Ayda Ghaffari is a talented artist with a passion for teaching. Having taught in our field trips and summer camp programmes, Ayda joins us on Saturdays this year to facilitate our Art Exploration and Art Fundamentals classes. We speak to her about her artistic background, her teaching philosophies, and how parents can encourage creativity in their children!
Can you tell us a bit about your background? How did you get into visual arts?
I have always made art. It hasn’t always been good art, but that was never the point. The point was to create. My mum’s friend from her university years is a renowned miniaturist in Iran Soosan Ghaeemmagham, and we spent a lot time in her beautiful home painting alongside her while she worked on her masterpieces. I decided to take Production Performance at Ryerson University, focusing on set, prop and costume design. I wanted to find an outlet where I could bring in various mediums into my craft, and the theatre gave me that platform. After graduating, I started to work in children’s theatre and from then on I found myself in children’s art studios, conducting classes for ages three to twelve. I realized that this is what I’m good at, this is what I’m meant to do.
How would you describe your teaching methods and philosophies?
I look at myself as the coadjutor in the classroom. I’m not here to dictate step by step how to paint, how to draw or how to craft. I am here to provide the tools, techniques and base ideas, as well as assist the students in finding their own journey to the finish line. Children are creative geniuses – sometimes they just need the space and the opportunity to showcase their brilliance.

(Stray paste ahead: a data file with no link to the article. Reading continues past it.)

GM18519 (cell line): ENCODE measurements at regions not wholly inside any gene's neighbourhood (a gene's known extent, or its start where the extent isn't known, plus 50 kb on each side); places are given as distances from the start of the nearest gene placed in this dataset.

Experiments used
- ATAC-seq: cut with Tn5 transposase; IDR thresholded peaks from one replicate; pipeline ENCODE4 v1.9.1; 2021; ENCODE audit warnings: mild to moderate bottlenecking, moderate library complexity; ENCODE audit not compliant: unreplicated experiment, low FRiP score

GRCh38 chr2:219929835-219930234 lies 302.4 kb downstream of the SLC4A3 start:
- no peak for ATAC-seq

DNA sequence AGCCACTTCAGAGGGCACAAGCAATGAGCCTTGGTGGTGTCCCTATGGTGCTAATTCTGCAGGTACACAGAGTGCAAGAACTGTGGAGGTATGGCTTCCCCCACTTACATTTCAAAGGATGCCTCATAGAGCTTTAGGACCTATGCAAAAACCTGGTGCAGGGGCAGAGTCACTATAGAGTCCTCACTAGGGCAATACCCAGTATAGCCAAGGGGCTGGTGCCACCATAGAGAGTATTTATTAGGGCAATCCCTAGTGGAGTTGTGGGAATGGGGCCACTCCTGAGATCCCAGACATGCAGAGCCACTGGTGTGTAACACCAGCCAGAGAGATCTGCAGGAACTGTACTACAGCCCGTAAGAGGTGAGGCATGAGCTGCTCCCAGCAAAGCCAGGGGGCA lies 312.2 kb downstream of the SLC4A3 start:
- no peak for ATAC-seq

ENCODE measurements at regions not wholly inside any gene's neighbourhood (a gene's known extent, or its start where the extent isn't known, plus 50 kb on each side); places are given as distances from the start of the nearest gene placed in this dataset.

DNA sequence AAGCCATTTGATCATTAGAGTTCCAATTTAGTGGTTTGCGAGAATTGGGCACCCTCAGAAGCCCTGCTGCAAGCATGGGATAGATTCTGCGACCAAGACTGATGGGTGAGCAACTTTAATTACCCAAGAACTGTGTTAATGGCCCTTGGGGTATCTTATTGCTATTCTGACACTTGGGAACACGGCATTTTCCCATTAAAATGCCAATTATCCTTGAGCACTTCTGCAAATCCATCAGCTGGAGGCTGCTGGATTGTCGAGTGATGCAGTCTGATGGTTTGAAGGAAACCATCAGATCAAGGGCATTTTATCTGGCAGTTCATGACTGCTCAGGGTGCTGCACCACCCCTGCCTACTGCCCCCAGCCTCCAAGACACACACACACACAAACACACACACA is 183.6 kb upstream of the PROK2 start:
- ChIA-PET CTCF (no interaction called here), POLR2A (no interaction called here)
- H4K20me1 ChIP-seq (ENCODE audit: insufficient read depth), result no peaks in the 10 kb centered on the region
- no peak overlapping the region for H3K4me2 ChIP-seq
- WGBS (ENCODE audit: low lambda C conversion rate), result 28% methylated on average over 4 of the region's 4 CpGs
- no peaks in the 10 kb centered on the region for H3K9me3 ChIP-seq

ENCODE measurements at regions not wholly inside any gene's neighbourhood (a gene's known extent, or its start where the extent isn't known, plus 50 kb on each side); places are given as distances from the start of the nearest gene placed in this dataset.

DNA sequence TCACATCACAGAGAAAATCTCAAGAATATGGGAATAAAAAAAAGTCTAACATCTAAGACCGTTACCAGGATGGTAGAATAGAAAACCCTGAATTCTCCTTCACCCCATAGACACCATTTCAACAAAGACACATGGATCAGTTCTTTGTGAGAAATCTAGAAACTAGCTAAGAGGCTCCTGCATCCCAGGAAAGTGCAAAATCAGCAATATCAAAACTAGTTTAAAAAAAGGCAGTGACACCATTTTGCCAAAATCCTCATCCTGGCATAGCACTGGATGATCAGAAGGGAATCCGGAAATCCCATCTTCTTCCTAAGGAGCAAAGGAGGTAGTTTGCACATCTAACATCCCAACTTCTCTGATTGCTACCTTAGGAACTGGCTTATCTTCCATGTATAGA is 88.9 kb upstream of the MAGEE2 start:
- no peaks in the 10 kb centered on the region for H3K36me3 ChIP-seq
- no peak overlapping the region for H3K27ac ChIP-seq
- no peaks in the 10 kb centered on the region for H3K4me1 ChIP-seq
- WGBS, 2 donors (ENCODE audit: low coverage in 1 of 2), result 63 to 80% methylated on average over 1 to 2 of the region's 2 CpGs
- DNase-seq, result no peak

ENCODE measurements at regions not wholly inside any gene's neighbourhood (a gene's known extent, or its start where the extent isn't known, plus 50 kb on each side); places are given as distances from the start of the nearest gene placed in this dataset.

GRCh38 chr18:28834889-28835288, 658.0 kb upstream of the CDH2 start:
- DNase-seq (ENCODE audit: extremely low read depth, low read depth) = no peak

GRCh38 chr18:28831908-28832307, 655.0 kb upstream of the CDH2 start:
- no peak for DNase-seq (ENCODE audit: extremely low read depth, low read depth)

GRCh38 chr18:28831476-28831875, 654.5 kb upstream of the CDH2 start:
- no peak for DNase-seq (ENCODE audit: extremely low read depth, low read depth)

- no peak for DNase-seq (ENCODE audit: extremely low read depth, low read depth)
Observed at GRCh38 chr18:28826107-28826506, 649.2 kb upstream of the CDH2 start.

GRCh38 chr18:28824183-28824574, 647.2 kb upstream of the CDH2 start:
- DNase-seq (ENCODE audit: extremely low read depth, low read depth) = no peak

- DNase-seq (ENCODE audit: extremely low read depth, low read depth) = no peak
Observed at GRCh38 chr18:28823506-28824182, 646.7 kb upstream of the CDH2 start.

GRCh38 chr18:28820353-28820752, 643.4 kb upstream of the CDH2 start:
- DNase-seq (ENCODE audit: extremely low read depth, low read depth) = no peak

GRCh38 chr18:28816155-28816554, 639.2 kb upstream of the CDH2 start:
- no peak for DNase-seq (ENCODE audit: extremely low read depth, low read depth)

How can parents encourage creativity in their children?
The parents/guardians are the first contact for children. Children strive to please them, to share with and to learn from them. Whenever possible, parents should expand on the curiosity of their children, ask them open ended questions and encourage them to explore. I have had students in my class who were uncomfortable making a mess, getting their hands dirty and going outside the lines. This is usually stemmed from a home environment where they are not give the opportunity to learn by getting dirty.
What is the importance of visual arts education?
Visual arts is a form of self expression. It is a tool at our disposal to share our thoughts and feelings without using words. It is a tool to explore and learn and discover ourselves in the process.
There always seems to be a line that people draw around visual arts for themselves. Many people say, “I can’t draw or paint. I’m terrible at art. I could never learn to do it.” What would you say to encourage those people?
The negative sentiments that are associated with visual arts trace back to the experiences that people have had in art class at school. The teacher either nipped their creativity in the bud, tried to mold a certain way to perfect the craft, or simply never did art. I was told by my visual arts teacher in high school that I should reconsider my future path. I obviously didn’t listen to her. People are too hard on themselves when it comes to picking up a brush and putting a dot down on the paper, I would say to them “don’t worry about perfection, focus on the connection between your body and the strokes that the brush is creating.”
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